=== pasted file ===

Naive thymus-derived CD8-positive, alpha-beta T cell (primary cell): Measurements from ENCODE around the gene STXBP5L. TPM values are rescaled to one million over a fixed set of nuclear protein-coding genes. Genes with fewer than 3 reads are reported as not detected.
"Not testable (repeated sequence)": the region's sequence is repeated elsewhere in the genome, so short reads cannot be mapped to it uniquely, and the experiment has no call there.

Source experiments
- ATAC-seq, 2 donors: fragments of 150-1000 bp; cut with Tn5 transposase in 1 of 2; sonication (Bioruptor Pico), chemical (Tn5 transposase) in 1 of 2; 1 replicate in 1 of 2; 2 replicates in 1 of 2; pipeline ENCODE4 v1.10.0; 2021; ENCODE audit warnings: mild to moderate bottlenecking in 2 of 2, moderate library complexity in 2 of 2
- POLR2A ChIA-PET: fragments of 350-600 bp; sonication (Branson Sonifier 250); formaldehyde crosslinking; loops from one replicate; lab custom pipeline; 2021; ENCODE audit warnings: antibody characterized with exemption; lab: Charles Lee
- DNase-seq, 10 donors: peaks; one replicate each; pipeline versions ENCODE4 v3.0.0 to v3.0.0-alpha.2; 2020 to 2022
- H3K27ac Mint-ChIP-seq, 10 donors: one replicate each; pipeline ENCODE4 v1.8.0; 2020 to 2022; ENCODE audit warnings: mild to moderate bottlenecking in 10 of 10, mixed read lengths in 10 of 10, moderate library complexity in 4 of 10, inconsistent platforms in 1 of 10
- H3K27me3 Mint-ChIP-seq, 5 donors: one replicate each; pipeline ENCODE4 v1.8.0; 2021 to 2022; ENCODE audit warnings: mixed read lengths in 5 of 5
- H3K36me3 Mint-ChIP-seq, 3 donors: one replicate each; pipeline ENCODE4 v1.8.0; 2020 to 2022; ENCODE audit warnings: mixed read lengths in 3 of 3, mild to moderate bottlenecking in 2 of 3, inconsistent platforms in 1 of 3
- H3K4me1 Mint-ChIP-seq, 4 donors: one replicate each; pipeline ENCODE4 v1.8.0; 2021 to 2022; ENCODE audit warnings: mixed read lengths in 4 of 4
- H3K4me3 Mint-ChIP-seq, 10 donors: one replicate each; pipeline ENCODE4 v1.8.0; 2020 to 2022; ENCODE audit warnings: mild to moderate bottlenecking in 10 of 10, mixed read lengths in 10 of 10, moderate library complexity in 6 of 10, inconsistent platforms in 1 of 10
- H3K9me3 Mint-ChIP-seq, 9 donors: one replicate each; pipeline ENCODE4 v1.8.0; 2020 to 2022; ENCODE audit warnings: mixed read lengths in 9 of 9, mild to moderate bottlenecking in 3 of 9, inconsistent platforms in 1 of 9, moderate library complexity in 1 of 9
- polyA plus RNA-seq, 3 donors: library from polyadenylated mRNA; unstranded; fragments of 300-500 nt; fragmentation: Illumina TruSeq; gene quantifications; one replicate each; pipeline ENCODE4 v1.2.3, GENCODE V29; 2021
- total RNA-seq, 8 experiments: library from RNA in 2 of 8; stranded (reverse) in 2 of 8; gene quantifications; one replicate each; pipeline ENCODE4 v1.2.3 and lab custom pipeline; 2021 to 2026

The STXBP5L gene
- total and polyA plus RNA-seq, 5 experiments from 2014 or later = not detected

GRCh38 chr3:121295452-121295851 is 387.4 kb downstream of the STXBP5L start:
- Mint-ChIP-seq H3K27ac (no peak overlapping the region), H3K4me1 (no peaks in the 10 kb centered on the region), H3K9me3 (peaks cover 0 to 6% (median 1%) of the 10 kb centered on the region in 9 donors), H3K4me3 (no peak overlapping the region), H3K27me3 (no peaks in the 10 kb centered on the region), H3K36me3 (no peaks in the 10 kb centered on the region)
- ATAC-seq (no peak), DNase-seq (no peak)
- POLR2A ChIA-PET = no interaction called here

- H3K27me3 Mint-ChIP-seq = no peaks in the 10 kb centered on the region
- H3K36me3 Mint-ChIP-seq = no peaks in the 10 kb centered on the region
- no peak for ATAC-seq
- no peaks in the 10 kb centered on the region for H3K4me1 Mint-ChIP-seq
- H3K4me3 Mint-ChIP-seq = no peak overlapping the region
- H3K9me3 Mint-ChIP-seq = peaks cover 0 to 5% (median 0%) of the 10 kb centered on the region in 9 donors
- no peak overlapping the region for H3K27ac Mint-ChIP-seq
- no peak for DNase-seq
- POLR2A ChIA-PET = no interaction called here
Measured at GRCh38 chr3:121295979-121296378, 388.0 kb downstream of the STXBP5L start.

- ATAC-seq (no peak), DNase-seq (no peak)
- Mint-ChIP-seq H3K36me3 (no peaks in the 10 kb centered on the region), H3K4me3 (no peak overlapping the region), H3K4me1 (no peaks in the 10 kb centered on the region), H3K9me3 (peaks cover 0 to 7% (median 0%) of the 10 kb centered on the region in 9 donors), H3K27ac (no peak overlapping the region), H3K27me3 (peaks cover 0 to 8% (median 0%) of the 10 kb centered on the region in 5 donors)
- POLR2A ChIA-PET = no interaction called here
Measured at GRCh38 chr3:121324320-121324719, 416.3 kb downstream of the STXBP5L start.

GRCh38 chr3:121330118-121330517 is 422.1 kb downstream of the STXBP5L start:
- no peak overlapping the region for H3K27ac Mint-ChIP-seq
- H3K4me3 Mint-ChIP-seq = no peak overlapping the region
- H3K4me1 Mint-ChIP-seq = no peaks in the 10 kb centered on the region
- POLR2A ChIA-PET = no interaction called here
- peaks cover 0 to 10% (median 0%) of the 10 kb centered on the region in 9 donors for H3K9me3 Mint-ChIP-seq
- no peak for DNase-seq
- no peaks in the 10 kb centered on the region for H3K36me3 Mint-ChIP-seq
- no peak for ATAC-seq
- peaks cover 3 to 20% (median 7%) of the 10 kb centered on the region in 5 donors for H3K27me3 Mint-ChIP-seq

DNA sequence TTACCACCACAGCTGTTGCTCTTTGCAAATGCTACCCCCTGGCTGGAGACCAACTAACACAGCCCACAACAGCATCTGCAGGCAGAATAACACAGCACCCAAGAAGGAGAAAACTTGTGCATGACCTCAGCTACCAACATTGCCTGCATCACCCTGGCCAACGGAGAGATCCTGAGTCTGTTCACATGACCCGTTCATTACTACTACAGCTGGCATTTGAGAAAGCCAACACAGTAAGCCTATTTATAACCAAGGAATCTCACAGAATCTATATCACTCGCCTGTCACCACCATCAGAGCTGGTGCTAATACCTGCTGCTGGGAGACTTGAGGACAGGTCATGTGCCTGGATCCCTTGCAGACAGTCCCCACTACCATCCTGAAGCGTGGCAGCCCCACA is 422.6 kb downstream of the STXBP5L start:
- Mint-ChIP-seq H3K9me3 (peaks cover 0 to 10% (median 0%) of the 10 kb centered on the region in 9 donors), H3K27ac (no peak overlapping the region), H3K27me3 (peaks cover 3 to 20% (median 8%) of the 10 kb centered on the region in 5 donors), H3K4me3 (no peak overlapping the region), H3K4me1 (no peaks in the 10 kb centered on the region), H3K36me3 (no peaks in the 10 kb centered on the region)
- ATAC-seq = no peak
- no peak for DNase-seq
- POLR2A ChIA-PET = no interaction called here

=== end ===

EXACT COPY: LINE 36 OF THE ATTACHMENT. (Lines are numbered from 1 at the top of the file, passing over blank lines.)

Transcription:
- no peak overlapping the region for H3K27ac Mint-ChIP-seq